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Blending: The Key to Broadening Call Center Quality without Additional Resources

February 14, 2012

While many a corporate call center has found, in recent years, the need to tighten its belt, other call centers with shallower pockets, such as those that support non-profit groups or government agencies and civil services, have found the budget crunch to be even more dire.

UK-based contact center solutions provider Rostrvm Solutions has some advice for those call centers feeling the pinch. It's possible to keep customers at the heart of operations and introduce more services to the call center, says Rostrvm (News - Alert), with little to no additional resources. The trick, said the company in a recent press release, is to make innovative use of existing call center technology to increase call handling levels and improve both agent and customer satisfaction. This is where call blending comes in.

“Blending tasks in the contact center ensures greater output is gained from the same number of staff because agents are switched to other tasks during down times,” said Rostrvm Solutions’ (News - Alert) Ken Reid. “This will improve productivity, lower queue times for customers and reduce the risk of abandoned calls, without constant expenditure.”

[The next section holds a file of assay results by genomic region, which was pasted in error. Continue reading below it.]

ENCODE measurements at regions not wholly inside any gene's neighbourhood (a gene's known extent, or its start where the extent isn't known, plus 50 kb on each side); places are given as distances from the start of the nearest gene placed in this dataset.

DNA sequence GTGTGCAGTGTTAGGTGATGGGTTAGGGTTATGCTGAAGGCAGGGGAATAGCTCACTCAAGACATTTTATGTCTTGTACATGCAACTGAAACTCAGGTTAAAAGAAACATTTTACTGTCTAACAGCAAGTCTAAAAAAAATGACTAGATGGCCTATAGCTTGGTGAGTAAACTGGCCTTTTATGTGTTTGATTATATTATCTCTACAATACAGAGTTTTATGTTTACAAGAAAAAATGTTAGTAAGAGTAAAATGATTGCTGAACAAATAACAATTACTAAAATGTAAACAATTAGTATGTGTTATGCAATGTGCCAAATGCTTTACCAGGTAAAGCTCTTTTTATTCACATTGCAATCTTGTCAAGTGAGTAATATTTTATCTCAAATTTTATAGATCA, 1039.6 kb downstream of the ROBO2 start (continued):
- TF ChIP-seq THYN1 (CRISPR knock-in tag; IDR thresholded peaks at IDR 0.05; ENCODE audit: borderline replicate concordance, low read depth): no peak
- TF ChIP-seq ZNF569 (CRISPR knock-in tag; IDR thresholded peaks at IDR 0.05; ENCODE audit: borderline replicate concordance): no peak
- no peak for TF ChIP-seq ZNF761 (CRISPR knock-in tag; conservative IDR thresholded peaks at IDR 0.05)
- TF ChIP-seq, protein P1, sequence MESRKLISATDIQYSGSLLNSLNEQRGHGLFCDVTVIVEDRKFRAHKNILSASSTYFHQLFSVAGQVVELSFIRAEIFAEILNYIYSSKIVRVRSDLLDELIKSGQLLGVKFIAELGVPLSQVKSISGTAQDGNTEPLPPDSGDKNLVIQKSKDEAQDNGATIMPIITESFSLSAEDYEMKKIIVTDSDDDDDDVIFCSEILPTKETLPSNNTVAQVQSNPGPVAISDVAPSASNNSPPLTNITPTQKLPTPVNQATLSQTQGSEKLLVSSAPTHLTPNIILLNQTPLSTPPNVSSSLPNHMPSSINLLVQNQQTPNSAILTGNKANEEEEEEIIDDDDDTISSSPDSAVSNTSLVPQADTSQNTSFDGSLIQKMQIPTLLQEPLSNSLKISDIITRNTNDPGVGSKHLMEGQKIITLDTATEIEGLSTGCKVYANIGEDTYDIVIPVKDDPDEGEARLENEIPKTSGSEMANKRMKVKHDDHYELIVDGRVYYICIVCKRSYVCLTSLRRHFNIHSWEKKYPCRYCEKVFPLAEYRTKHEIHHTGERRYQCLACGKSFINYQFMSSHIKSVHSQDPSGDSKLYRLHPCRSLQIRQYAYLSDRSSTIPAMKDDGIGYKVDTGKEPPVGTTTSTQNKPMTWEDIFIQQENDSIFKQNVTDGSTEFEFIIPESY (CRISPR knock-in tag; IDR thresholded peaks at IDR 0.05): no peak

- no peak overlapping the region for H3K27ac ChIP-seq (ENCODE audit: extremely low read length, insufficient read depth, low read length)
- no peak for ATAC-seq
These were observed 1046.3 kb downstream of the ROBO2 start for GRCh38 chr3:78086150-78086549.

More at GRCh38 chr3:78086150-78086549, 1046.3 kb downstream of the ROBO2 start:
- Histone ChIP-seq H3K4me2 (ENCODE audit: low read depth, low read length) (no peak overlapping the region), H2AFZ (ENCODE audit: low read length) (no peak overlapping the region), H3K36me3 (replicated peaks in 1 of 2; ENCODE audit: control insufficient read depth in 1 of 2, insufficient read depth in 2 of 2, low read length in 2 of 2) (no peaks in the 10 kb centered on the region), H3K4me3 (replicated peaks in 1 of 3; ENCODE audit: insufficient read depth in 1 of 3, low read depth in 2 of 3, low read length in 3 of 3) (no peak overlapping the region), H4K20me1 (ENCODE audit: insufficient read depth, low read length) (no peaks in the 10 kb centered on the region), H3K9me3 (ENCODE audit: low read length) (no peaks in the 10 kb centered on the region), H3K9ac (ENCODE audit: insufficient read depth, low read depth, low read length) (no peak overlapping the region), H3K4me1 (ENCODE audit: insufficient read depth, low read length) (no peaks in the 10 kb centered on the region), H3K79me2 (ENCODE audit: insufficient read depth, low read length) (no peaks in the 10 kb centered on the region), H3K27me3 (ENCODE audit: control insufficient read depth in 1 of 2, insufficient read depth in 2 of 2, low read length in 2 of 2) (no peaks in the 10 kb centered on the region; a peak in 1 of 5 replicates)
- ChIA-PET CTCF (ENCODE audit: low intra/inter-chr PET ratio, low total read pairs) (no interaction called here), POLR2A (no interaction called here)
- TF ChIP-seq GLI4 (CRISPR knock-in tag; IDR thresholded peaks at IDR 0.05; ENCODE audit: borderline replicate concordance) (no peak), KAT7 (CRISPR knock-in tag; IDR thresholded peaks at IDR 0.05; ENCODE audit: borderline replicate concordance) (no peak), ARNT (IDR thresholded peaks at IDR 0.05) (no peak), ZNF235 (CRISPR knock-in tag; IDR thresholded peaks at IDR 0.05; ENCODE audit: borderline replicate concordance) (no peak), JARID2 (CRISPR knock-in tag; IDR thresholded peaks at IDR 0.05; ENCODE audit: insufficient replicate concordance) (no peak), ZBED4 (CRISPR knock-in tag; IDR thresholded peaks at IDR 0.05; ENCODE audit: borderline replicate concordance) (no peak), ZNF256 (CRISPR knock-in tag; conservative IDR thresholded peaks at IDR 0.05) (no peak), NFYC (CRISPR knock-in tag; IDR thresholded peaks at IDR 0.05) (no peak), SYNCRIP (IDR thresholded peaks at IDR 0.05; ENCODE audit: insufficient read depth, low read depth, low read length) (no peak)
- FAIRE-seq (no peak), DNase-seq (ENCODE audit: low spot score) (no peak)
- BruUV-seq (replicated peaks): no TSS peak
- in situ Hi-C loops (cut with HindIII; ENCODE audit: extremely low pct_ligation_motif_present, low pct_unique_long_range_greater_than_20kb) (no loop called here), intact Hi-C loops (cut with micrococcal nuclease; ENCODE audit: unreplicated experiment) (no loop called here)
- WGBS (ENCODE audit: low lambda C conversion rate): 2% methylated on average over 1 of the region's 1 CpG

One of the contact center's biggest challenges is getting staffing levels right. When you overstaff, you get bored agents sitting around wasting time and money. Understaff, and you get burned-out agents, high turnover and angry customers. By learning to blend properly, you can achieve the correct balance to make the best use of your resources. But blending is not just about combining inbound and outbound telephone calls, says Rostrvm... it can also be used for combining calls with e-mails and social media responses.

Said Reid, “Those who don’t implement blending will lose out in the long run. The role of the contact centre is expanding and becoming more complex but blending ensures that there are enough agents to handle calls when the volume is high, and that productivity levels do not slip when the number of calls is lower. Customer service does not have to lose out to budget cuts with this type of creative technology.”




Tracey Schelmetic is a contributing editor for TMCnet. To read more of Tracey's articles, please visit her columnist page.

Edited by Jennifer Russell

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